From clay balls to the structure of the Earth
- The models built by the class did not work as well as expected.
Need to have a larger variation in weight between the two balls.
- Thinner layer of clay over a larger weighted center in order to be able to test with a magnet.
Magnetic Earth
We used a magnetized needle instead of a “magnaprobe.” The group struggled to understand the instructions.  I believe that part of the problem is because they truly do not understand the magnetic field; they could not adjust or adapt and did not understand the instructions. With guidance the students did locate the poles and the equator.  We then lightly marked those on the clay ball.  We had less success trying to measure the angles between the equator and poles.
- Directions were very confusing and took the entire class to figure out how things should look.
Better directions, more visual pictures and diagrams.
Use the diagram from activity Frozen magnetism.
Frozen magnetism
- The way the iron filings stuck out of the wax really showed the effects of the magnet.
- Magnetic field is seen 3 dimensionally.
- Was very well written and easy to understand.
Partial melting
The wax was a neat way to show how solid rocks when heated can become liquid and then cool and separate from the rocks that did not melt.
Learned a lot about the melting points of different rocks and how that affects what we find on the surface of the Earth today.
The continental jigsaw puzzle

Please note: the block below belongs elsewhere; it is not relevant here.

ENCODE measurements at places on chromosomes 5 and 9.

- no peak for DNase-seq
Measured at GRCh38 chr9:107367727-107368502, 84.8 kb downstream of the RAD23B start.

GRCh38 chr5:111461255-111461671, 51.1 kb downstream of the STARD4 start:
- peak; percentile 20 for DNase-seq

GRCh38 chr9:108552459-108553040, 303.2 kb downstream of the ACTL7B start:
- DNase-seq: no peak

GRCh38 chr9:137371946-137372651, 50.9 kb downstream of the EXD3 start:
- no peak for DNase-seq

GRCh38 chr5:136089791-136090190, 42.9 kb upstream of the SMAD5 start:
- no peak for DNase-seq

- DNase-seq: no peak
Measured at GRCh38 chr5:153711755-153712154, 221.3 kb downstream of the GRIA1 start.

Hands-on activity that really allows the students to learn by trial and error.
Magnetic stripes
When doing this activity referred back to Frozen magnetism.  This was when students had more questions and were trying to put it together and began to understand why magnetic stripes are important.
- Learned how rocks retain their magnetism long after they are formed and even after the poles have changed.
- During this activity we were able to see that as the magnetic fields arise they also change polarity from north to south.  Still some misconceptions….
- I learned more about magnetic alignments in rocks of the ocean floor.  The magnetic field has been reversed in Earth history and rocks still bear the magnetism from when they first formed. 
Suggestion: A step-by-step instruction for the construction of the model.  The illustration or diagram is not adequate.
If you have comments and suggestions about Earth Learning Idea activities, then please let us know.